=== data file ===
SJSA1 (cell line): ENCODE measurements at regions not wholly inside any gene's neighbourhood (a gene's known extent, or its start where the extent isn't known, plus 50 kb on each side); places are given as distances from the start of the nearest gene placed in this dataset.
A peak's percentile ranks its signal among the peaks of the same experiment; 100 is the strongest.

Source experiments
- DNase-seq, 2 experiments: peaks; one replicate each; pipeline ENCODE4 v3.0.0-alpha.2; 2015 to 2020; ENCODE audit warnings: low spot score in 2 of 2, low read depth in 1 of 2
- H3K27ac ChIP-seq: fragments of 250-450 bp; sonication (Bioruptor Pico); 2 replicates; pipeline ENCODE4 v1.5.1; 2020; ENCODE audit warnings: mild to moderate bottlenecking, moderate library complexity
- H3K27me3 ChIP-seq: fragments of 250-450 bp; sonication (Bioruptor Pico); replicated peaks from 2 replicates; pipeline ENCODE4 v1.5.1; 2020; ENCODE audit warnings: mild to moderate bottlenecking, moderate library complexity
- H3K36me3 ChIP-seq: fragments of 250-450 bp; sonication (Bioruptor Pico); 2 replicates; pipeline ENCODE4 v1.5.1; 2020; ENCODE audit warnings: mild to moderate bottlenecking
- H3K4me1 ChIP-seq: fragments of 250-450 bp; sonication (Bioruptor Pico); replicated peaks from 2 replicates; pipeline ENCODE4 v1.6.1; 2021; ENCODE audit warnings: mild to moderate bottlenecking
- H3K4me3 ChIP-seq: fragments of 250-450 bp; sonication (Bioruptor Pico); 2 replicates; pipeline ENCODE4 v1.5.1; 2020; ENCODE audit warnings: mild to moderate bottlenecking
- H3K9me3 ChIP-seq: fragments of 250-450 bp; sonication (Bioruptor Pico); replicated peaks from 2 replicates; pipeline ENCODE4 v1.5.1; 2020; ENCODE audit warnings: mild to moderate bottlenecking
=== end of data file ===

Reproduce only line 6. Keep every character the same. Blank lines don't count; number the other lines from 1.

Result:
- H3K27me3 ChIP-seq: fragments of 250-450 bp; sonication (Bioruptor Pico); replicated peaks from 2 replicates; pipeline ENCODE4 v1.5.1; 2020; ENCODE audit warnings: mild to moderate bottlenecking, moderate library complexity